The toxicity of e-cigarettes depends on their taste?

The amount of harmful free radicals produced by e-cigarettes varies depending on the taste of the liquid used. Part of the aromas added to the liquid increases the production of free radicals, others decrease this production – informs the magazine “Free Radical Biology and Medicine”.

When e-cigarettes first hit the market, many people said they were harmless because they only produce water vapor: vape marketplace

Researchers at Penn State University conducted a study on the content of free radicals in e-smoke. As it turned out, what amounts of free radicals will be released when heating the liquid (liquid) in the e-cigarette depends on the added aroma. E-smokers can buy ready-made liquids or compose their own using appropriate aromas. Although the additives used are approved for consumption, they have not been previously tested for the harmfulness of substances emitted when heated.

Free radicals are harmful substances that are associated with cancer, inflammation or heart disease. They can be found, among others, in cigarette smoke. Their molecules are unstable, so they can damage healthy cells.

In e-cigarettes, free radicals can be formed when molecules of organic compounds come into contact with a hot heater, thanks to which the liquid turns into steam.

A comparison of 50 popular flavors for e-cigarettes and tasteless e-liquid showed about 43 percent. of them significantly increased the production of free radicals, while others – decreased. There are hundreds of aromas, some of them made with kids in mind – for example, bubble gum aromas.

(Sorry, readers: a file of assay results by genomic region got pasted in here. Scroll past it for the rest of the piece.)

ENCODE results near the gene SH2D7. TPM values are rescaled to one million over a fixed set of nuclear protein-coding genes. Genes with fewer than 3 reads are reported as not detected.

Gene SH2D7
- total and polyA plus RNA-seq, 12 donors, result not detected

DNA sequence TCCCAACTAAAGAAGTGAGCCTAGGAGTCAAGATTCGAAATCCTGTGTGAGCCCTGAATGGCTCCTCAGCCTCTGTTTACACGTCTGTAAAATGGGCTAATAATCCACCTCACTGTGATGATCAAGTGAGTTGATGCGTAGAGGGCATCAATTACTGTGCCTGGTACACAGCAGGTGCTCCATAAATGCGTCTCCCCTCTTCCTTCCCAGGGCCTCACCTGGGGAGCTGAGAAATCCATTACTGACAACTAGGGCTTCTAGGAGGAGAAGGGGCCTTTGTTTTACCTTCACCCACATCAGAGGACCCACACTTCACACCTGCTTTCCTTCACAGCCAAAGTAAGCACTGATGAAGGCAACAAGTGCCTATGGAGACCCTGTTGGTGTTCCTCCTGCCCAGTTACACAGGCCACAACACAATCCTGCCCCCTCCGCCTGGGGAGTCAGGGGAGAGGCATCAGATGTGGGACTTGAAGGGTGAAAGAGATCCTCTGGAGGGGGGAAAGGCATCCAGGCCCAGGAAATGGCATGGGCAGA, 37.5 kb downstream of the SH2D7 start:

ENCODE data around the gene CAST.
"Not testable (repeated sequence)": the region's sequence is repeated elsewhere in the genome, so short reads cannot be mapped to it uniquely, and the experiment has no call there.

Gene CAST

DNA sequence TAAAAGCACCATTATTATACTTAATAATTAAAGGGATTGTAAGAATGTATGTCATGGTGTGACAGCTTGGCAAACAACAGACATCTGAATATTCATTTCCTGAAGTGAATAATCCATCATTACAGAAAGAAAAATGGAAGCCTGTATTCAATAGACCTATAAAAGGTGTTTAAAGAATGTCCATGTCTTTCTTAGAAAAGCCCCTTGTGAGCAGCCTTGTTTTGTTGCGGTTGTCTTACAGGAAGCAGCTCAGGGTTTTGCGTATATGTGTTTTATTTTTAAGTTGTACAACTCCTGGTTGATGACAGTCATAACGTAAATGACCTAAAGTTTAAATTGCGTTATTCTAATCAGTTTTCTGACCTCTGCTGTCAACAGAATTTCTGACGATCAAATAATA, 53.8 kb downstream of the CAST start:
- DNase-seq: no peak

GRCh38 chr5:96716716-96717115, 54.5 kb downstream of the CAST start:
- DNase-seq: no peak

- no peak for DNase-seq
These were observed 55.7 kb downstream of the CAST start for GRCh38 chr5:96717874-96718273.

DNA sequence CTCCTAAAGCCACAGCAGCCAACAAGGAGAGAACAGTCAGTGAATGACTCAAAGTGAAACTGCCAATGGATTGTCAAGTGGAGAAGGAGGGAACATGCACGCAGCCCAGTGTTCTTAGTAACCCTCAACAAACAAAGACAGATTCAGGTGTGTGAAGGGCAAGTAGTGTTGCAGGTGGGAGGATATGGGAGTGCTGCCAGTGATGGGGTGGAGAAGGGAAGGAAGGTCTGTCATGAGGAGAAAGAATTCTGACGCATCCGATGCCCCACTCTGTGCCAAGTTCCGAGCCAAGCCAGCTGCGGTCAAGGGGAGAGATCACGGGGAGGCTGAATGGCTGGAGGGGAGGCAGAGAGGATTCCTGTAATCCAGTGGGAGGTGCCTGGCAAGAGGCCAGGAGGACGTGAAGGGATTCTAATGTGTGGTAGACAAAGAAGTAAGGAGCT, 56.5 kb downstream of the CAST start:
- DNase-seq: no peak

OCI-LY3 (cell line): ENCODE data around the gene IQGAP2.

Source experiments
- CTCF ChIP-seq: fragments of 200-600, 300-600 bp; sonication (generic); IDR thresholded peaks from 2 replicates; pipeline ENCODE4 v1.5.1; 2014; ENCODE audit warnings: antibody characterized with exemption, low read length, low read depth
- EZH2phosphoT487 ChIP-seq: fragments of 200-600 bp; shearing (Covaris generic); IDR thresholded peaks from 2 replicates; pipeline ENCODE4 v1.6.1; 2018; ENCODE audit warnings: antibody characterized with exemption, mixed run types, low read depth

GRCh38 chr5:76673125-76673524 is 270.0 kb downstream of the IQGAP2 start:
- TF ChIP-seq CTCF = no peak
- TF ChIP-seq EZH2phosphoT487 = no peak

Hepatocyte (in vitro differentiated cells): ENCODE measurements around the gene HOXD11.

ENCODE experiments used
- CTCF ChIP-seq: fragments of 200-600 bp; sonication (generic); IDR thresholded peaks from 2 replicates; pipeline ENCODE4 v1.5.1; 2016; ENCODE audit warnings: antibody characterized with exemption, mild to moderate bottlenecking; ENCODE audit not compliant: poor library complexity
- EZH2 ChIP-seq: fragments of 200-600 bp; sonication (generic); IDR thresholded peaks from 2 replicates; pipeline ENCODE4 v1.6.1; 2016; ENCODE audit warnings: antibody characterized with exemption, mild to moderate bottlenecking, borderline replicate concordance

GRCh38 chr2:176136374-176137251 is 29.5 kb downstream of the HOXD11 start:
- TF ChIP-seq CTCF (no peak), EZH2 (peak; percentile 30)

Then, researchers investigated which substances are included in the aromas and which of them are associated with higher levels of free radicals. This was all the more important as different manufacturers use different ingredients to create seemingly uniform flavors – for example, orange flavor. The authors of the study compare this situation to Coca Cola and Pepsi – drinks with a similar taste but a different composition – vawoo.

Six flavors were found that significantly increased free radical production. These include, for example, linalool (lily of the valley) and dipentene and citral (lemon), often used to make citrus or flower products. In contrast, ethyl vanillin with a hint of vanilla reduced the production of free radicals by 42 percent.

The authors of the study hope that they will help consumers make better decisions about buying products, while legislators – to create regulations regarding the future of e-cigarettes. It is possible that by adding appropriate substances to liquids it is possible to significantly reduce the formation of free radicals and increase the level of safety.

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